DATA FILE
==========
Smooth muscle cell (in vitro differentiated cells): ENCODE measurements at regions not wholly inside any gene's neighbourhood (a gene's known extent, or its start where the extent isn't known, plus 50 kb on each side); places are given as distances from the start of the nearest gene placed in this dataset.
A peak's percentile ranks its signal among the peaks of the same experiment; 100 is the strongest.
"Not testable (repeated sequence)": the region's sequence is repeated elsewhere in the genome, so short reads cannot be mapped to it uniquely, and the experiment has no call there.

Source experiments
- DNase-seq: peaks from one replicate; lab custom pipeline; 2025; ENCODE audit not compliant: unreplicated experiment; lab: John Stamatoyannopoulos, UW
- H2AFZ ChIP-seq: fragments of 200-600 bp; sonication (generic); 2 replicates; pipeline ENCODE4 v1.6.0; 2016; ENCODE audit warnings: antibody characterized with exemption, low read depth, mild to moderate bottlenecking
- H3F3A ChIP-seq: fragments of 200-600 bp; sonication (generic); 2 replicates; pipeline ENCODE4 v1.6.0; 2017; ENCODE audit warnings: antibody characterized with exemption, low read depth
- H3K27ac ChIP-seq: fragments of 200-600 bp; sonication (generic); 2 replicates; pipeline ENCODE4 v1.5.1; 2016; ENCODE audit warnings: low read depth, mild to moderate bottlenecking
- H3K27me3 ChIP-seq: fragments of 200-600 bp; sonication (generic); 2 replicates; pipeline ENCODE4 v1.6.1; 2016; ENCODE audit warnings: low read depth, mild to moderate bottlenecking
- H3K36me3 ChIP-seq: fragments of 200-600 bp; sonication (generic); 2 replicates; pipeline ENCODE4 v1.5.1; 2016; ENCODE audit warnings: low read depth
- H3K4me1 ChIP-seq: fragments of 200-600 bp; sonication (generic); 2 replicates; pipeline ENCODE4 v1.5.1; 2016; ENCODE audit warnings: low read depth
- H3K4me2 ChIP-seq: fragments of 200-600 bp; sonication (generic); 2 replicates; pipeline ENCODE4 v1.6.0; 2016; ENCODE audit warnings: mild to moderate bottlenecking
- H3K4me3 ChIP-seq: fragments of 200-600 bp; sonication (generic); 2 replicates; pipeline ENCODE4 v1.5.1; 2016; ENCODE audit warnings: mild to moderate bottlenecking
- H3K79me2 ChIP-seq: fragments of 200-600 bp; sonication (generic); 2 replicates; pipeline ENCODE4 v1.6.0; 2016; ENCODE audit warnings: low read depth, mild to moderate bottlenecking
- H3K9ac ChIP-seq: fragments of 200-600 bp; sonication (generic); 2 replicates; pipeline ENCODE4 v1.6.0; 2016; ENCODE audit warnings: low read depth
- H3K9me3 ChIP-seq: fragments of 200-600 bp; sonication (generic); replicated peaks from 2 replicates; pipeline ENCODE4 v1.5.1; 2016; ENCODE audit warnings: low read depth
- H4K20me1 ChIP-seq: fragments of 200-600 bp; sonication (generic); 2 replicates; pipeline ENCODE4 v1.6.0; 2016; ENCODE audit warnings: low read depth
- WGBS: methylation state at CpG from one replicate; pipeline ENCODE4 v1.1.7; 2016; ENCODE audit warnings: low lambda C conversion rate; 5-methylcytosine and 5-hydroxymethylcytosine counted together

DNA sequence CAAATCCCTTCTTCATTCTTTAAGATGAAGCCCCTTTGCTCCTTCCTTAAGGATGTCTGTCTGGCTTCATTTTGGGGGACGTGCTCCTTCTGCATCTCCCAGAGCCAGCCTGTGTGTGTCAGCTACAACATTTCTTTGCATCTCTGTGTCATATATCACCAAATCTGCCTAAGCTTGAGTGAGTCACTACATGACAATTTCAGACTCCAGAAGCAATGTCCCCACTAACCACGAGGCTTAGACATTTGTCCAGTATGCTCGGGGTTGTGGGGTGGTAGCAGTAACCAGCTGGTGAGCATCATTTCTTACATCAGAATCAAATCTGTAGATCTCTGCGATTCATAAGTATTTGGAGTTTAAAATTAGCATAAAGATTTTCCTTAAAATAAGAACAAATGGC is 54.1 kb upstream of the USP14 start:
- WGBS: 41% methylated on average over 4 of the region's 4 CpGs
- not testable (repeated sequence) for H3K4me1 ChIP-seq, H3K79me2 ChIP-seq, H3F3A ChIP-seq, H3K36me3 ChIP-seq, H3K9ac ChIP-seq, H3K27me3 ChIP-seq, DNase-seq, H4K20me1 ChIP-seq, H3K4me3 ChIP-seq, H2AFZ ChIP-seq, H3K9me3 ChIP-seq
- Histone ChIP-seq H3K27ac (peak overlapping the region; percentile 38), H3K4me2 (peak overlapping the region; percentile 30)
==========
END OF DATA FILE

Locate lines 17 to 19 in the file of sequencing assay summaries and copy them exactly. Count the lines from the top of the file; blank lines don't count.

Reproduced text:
- H4K20me1 ChIP-seq: fragments of 200-600 bp; sonication (generic); 2 replicates; pipeline ENCODE4 v1.6.0; 2016; ENCODE audit warnings: low read depth
- WGBS: methylation state at CpG from one replicate; pipeline ENCODE4 v1.1.7; 2016; ENCODE audit warnings: low lambda C conversion rate; 5-methylcytosine and 5-hydroxymethylcytosine counted together

DNA sequence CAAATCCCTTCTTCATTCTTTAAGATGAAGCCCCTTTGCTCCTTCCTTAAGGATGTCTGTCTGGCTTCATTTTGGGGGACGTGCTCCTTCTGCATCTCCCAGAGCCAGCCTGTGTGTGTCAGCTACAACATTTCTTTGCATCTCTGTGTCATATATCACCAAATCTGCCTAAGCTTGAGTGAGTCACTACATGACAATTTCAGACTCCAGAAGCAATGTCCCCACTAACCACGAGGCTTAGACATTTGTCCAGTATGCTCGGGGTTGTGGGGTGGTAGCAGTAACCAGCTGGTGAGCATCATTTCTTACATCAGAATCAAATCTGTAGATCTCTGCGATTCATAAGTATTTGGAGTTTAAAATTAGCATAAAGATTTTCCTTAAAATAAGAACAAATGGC is 54.1 kb upstream of the USP14 start: